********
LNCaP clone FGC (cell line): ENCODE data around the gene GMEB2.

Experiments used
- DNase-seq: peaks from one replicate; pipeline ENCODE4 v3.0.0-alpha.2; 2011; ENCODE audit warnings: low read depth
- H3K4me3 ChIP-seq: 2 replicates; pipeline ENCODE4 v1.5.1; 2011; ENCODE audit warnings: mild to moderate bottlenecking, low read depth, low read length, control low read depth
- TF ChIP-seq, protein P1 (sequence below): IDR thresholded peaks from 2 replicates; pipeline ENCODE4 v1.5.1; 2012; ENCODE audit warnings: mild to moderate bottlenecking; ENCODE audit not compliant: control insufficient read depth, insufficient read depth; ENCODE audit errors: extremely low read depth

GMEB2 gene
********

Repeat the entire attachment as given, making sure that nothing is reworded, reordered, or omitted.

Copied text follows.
LNCaP clone FGC (cell line): ENCODE data around the gene GMEB2.

Experiments used
- DNase-seq: peaks from one replicate; pipeline ENCODE4 v3.0.0-alpha.2; 2011; ENCODE audit warnings: low read depth
- H3K4me3 ChIP-seq: 2 replicates; pipeline ENCODE4 v1.5.1; 2011; ENCODE audit warnings: mild to moderate bottlenecking, low read depth, low read length, control low read depth
- TF ChIP-seq, protein P1 (sequence below): IDR thresholded peaks from 2 replicates; pipeline ENCODE4 v1.5.1; 2012; ENCODE audit warnings: mild to moderate bottlenecking; ENCODE audit not compliant: control insufficient read depth, insufficient read depth; ENCODE audit errors: extremely low read depth

GMEB2 gene